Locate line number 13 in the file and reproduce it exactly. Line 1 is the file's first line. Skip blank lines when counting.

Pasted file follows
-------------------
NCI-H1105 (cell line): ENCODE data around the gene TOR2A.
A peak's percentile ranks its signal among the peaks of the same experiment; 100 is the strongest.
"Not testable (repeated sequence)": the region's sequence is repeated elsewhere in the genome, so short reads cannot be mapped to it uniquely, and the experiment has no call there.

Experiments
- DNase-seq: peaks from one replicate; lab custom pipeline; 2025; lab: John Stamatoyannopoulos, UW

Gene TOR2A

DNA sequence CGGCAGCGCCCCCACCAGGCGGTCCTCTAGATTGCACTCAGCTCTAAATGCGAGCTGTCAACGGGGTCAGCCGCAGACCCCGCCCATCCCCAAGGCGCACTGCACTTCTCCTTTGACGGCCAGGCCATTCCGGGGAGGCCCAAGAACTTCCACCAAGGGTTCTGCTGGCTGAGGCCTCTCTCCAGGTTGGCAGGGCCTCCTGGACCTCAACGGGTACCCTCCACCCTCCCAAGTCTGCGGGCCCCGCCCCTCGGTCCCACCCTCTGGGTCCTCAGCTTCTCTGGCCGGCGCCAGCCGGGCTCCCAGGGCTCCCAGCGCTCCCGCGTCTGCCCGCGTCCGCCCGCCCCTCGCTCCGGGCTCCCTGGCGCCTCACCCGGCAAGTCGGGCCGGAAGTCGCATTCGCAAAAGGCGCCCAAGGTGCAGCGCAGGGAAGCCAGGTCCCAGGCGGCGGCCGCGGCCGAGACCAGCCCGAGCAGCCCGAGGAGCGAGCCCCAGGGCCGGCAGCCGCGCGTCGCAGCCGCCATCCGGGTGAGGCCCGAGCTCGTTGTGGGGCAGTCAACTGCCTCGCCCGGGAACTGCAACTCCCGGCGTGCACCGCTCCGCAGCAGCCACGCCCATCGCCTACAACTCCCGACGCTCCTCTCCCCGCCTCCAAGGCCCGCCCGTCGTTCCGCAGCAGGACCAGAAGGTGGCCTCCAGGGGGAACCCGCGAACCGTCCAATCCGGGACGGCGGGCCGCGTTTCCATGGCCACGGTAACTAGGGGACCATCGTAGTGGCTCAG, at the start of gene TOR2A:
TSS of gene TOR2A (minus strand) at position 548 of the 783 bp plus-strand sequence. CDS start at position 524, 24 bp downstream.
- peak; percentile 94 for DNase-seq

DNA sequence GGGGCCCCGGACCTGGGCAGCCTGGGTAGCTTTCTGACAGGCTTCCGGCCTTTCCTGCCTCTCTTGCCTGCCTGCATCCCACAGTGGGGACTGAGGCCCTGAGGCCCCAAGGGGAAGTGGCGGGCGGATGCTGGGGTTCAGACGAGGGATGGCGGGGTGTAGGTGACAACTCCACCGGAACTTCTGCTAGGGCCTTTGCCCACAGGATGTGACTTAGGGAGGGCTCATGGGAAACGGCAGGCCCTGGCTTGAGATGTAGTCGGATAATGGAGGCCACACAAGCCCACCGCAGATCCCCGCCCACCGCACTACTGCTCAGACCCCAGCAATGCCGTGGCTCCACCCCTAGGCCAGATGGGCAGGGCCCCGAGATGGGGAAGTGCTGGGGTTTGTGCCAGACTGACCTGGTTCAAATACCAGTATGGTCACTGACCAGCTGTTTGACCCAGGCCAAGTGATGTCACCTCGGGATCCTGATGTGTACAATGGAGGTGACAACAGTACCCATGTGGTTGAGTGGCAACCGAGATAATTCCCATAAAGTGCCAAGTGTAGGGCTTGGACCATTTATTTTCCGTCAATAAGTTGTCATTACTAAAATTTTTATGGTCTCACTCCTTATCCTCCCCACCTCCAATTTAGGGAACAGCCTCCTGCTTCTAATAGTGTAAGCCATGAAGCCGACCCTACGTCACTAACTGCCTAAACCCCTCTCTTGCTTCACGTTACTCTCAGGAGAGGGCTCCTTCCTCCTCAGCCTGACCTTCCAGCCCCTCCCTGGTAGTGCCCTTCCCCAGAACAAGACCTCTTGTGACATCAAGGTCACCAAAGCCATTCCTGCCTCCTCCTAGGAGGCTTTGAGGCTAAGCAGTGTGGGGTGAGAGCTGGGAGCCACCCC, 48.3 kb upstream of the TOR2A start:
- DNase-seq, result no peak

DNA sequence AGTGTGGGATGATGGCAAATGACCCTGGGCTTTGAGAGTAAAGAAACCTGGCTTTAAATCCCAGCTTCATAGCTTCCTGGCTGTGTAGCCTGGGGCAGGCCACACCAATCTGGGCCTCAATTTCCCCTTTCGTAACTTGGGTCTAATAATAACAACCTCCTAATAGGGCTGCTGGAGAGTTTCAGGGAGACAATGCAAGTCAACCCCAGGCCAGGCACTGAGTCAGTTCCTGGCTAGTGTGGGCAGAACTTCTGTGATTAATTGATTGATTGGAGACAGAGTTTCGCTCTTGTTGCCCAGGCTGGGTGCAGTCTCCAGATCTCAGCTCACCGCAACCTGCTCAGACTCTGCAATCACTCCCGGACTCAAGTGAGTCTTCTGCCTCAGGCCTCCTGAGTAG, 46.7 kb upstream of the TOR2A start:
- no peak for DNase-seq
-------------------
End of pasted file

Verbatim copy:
- no peak for DNase-seq